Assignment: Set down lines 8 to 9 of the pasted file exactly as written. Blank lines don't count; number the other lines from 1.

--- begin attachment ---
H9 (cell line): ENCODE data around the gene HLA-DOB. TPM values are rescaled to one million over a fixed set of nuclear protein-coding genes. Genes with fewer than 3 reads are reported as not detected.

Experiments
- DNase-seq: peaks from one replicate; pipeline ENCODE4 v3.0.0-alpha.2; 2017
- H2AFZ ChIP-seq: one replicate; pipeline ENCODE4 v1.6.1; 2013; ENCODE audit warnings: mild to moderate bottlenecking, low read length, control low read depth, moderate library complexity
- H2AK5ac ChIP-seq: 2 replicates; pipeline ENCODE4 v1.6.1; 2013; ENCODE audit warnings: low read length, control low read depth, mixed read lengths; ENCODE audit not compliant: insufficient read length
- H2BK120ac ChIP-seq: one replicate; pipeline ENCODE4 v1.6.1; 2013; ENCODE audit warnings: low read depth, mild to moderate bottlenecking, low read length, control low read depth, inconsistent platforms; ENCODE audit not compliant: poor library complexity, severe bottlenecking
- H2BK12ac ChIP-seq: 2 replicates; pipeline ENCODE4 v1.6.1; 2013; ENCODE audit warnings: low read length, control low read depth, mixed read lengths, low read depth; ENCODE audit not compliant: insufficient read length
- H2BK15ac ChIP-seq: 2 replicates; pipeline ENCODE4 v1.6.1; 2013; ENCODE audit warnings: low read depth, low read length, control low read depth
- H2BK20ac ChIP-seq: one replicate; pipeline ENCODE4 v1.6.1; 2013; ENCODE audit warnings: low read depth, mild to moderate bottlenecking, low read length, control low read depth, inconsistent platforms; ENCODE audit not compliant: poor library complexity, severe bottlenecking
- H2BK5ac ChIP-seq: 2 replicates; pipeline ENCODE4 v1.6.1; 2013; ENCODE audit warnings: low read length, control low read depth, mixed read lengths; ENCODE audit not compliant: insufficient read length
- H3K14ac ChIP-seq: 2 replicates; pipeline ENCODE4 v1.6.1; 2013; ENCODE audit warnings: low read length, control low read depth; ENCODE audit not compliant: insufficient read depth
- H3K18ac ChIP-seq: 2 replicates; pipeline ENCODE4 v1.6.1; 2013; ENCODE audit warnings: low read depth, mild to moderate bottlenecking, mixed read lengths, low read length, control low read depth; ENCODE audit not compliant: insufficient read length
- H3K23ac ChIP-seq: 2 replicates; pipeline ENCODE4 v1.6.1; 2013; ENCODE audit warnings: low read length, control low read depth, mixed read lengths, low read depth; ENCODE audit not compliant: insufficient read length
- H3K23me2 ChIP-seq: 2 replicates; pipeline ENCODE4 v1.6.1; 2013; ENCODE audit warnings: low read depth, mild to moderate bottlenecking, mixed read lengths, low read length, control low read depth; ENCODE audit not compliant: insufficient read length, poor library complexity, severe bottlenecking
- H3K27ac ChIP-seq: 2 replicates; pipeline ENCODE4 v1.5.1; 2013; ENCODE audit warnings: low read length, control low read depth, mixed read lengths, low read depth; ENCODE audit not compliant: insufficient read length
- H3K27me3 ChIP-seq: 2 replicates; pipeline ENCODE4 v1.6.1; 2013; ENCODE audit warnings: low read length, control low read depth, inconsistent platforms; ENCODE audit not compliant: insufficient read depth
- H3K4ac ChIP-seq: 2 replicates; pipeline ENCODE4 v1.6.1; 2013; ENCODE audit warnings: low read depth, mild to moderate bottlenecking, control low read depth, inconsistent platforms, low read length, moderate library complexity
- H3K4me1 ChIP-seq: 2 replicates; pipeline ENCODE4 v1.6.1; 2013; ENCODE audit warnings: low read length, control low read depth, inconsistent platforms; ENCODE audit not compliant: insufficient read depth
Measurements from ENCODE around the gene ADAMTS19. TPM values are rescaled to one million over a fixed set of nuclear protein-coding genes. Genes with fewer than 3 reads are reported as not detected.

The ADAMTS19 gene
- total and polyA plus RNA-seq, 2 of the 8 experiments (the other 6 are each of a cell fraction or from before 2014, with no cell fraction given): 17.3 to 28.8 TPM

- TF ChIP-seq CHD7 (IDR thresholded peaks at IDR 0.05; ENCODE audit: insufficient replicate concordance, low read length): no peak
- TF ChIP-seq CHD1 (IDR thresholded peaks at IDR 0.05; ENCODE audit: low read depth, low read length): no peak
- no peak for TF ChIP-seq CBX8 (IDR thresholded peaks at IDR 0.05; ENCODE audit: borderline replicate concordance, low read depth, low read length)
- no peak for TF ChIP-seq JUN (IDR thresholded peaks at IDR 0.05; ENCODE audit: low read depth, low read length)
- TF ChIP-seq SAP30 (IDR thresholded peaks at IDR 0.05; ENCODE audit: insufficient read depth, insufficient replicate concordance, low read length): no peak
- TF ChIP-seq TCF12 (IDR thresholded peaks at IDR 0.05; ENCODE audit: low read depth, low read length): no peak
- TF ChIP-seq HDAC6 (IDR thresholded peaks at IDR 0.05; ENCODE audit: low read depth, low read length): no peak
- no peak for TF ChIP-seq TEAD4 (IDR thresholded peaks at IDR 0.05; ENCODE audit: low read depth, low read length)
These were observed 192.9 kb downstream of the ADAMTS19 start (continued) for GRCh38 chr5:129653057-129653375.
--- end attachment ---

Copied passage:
- H2BK15ac ChIP-seq: 2 replicates; pipeline ENCODE4 v1.6.1; 2013; ENCODE audit warnings: low read depth, low read length, control low read depth
- H2BK20ac ChIP-seq: one replicate; pipeline ENCODE4 v1.6.1; 2013; ENCODE audit warnings: low read depth, mild to moderate bottlenecking, low read length, control low read depth, inconsistent platforms; ENCODE audit not compliant: poor library complexity, severe bottlenecking